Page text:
What is an acoustic neuroma?

What is an acoustic neuroma?

Feeling unsteady on your feet? Have you noticed a loss of hearing in one ear but not the other? Should you consider these symptoms simply a sign of getting older? Maybe, but what if there is something more going on than just the effects of old age?

Understanding an acoustic neuroma

One possibility to consider when certain odd symptoms appear is an acoustic neuroma.  Acoustic neuroma is a benign (noncancerous) tumor that arises from the cranial nerves for hearing and balance. The word “acoustic” refers to sound or hearing. However, acoustic neuromas do not grown along the hearing nerve but instead develop on the vestibular nerve, which controls balance. There are four nerves that are affected in acoustic neuromas – two vestibular (balance) nerves, the hearing nerve and the nerve that controls movement in the face.  Each of these nerves is tightly bundled together in that part of the skull.

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Acoustic neuromas are rare. The Acoustic Neuroma Association estimates that approximately 3.5 people out of 100,000 are affected. Each year in the United States around 5,000 people are diagnosed with an acoustic neuroma.

Symptoms

One of the first symptoms people will notice with an acoustic neuroma is a loss of hearing in one ear. That’s because neuromas typically press against the hearing nerve, causing problems with hearing. Other early symptoms can include trouble with balance, ringing in the ear, feeling dizzy or being unsteady on your feet or difficulty with walking. Other unusual symptoms might include facial numbness or facial paralysis or a burning sensation of the tongue.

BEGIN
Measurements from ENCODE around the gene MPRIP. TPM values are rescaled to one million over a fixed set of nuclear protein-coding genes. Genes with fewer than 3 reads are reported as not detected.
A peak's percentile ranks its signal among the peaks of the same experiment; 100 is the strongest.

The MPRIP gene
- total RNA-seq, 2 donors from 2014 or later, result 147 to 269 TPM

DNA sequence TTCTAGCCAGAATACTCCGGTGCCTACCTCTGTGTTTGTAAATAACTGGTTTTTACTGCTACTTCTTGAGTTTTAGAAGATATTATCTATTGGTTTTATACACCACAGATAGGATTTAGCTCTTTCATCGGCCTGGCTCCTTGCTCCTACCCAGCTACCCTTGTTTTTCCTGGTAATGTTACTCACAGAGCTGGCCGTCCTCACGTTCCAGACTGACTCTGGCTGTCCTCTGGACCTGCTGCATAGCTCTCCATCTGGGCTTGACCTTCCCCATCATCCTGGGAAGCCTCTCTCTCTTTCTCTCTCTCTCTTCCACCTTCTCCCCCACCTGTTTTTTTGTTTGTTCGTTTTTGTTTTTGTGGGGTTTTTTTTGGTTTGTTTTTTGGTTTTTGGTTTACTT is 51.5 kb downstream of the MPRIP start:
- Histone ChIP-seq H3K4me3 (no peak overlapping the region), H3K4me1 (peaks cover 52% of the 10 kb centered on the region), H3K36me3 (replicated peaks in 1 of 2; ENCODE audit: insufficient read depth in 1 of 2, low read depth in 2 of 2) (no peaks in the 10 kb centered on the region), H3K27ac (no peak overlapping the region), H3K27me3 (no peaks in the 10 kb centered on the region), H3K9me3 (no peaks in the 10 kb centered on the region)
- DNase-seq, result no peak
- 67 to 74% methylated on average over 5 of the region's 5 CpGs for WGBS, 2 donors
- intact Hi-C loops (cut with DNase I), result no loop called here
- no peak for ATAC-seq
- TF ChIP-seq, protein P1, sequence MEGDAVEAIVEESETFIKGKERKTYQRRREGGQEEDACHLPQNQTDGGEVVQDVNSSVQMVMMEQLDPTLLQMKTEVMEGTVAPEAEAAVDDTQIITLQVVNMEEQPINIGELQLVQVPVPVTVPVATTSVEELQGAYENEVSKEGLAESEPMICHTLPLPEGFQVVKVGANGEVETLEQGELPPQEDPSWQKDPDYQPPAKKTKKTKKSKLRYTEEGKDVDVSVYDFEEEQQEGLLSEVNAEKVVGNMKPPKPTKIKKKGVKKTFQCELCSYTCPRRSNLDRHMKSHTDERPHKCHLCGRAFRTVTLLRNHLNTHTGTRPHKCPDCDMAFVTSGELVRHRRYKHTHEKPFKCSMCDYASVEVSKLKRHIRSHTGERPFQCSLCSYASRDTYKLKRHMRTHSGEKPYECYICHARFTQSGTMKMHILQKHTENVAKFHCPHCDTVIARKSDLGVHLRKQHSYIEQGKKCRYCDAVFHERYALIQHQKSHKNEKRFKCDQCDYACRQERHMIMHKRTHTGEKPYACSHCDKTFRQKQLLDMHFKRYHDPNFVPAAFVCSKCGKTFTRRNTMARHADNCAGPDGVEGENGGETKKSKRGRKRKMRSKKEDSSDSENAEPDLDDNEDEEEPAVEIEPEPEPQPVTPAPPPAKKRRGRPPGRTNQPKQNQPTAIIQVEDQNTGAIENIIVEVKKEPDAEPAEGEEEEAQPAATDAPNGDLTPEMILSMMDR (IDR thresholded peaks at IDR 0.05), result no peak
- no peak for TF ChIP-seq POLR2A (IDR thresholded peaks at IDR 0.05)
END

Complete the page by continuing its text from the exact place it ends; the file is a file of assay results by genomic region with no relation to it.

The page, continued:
While acoustic neuromas are benign, grow slowly, and do not metastasize or spread, they can become dangerous if they grow large and begin to press against the brainstem or brain.

What causes acoustic neuromas?

This is difficult to answer as the cause is not well understood. What is known is most acoustic neuromas are sporadic or nonhereditary with only 5% of cases associated with a genetic disorder called neurofibromatosis type 2.

For most acoustic neuromas, it begins at the cellular level of a ‘governor’ gene that exert their effects by suppressing the growth of Schwann cells which are cells responsible for coating nerve fibers with insulation. The result is a wart-like growth of these cells to produce the neuroma.

Another possible cause is if a person has been exposed to high-dose, therapeutic radiation to the head. Cell phone use has not been found to cause acoustic neuromas.

How are acoustic neuromas diagnosed?

Usually diagnosis begins with a visit to an Ear, Nose, and Throat doctor for an audiogram. An audiogram tests for hearing loss or ringing in the ear.  If this test shows either, then an MRI scan will be done to help identify any tumors.

How are acoustic neuromas treated?

The treatment options vary depending on the patient’s age, hearing, overall health and the tumor size and location. The options may include observation with serial imaging since the tumors grow very slowly, or surgery or stereotactic radiosurgery may be necessary for larger tumors or tumors causing severe symptoms. The doctor will discuss with a patient about their options, as well as the risks, benefits and expected outcomes.

For patients who have mild or moderate degrees of hearing loss, conventional hearing aids can help. For those with dizziness or balance problems, physical therapists can help patients rehabilitate their balance over time.

 

 

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